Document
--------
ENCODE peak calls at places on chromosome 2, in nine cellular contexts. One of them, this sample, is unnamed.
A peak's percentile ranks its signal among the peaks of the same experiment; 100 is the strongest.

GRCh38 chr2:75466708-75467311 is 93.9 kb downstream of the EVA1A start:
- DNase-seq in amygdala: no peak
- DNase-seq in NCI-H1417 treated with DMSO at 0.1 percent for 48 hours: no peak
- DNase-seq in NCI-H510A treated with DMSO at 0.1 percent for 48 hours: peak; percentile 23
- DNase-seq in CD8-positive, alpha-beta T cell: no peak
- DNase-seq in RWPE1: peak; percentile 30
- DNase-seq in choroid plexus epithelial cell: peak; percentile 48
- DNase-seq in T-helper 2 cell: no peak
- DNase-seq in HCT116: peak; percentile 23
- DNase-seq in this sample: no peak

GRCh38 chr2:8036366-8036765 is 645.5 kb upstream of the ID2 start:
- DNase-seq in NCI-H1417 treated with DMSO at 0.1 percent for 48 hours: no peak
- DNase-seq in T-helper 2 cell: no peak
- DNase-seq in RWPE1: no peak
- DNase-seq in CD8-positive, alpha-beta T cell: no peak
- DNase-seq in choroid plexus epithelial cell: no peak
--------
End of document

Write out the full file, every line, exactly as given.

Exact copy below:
ENCODE peak calls at places on chromosome 2, in nine cellular contexts. One of them, this sample, is unnamed.
A peak's percentile ranks its signal among the peaks of the same experiment; 100 is the strongest.

GRCh38 chr2:75466708-75467311 is 93.9 kb downstream of the EVA1A start:
- DNase-seq in amygdala: no peak
- DNase-seq in NCI-H1417 treated with DMSO at 0.1 percent for 48 hours: no peak
- DNase-seq in NCI-H510A treated with DMSO at 0.1 percent for 48 hours: peak; percentile 23
- DNase-seq in CD8-positive, alpha-beta T cell: no peak
- DNase-seq in RWPE1: peak; percentile 30
- DNase-seq in choroid plexus epithelial cell: peak; percentile 48
- DNase-seq in T-helper 2 cell: no peak
- DNase-seq in HCT116: peak; percentile 23
- DNase-seq in this sample: no peak

GRCh38 chr2:8036366-8036765 is 645.5 kb upstream of the ID2 start:
- DNase-seq in NCI-H1417 treated with DMSO at 0.1 percent for 48 hours: no peak
- DNase-seq in T-helper 2 cell: no peak
- DNase-seq in RWPE1: no peak
- DNase-seq in CD8-positive, alpha-beta T cell: no peak
- DNase-seq in choroid plexus epithelial cell: no peak